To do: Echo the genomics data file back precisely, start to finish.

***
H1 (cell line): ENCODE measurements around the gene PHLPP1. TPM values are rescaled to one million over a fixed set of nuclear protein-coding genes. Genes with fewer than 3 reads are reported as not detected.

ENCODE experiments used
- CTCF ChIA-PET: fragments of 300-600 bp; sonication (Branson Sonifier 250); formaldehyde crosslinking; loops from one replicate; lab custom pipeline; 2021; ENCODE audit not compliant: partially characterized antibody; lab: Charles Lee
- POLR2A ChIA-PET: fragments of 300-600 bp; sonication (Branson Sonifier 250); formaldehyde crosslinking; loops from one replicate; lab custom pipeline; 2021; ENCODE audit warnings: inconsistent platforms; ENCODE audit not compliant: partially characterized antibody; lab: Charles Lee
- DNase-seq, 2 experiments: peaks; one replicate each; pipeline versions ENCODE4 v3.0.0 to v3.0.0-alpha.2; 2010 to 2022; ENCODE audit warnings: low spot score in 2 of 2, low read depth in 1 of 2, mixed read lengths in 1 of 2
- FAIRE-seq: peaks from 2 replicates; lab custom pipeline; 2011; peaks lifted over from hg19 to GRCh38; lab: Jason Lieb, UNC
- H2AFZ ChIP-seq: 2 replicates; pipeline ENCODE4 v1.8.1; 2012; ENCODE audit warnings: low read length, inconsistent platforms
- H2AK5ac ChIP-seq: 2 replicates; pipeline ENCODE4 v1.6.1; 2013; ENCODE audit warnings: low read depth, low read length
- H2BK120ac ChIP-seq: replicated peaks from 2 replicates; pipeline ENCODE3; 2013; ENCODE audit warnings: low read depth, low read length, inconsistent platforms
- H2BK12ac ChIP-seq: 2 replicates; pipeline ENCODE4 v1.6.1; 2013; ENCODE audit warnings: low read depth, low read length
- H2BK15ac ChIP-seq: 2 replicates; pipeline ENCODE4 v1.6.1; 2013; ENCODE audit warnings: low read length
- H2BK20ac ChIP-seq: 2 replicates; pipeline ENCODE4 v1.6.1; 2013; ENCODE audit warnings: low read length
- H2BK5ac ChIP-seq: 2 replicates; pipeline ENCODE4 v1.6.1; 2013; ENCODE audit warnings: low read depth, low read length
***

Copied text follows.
H1 (cell line): ENCODE measurements around the gene PHLPP1. TPM values are rescaled to one million over a fixed set of nuclear protein-coding genes. Genes with fewer than 3 reads are reported as not detected.

ENCODE experiments used
- CTCF ChIA-PET: fragments of 300-600 bp; sonication (Branson Sonifier 250); formaldehyde crosslinking; loops from one replicate; lab custom pipeline; 2021; ENCODE audit not compliant: partially characterized antibody; lab: Charles Lee
- POLR2A ChIA-PET: fragments of 300-600 bp; sonication (Branson Sonifier 250); formaldehyde crosslinking; loops from one replicate; lab custom pipeline; 2021; ENCODE audit warnings: inconsistent platforms; ENCODE audit not compliant: partially characterized antibody; lab: Charles Lee
- DNase-seq, 2 experiments: peaks; one replicate each; pipeline versions ENCODE4 v3.0.0 to v3.0.0-alpha.2; 2010 to 2022; ENCODE audit warnings: low spot score in 2 of 2, low read depth in 1 of 2, mixed read lengths in 1 of 2
- FAIRE-seq: peaks from 2 replicates; lab custom pipeline; 2011; peaks lifted over from hg19 to GRCh38; lab: Jason Lieb, UNC
- H2AFZ ChIP-seq: 2 replicates; pipeline ENCODE4 v1.8.1; 2012; ENCODE audit warnings: low read length, inconsistent platforms
- H2AK5ac ChIP-seq: 2 replicates; pipeline ENCODE4 v1.6.1; 2013; ENCODE audit warnings: low read depth, low read length
- H2BK120ac ChIP-seq: replicated peaks from 2 replicates; pipeline ENCODE3; 2013; ENCODE audit warnings: low read depth, low read length, inconsistent platforms
- H2BK12ac ChIP-seq: 2 replicates; pipeline ENCODE4 v1.6.1; 2013; ENCODE audit warnings: low read depth, low read length
- H2BK15ac ChIP-seq: 2 replicates; pipeline ENCODE4 v1.6.1; 2013; ENCODE audit warnings: low read length
- H2BK20ac ChIP-seq: 2 replicates; pipeline ENCODE4 v1.6.1; 2013; ENCODE audit warnings: low read length
- H2BK5ac ChIP-seq: 2 replicates; pipeline ENCODE4 v1.6.1; 2013; ENCODE audit warnings: low read depth, low read length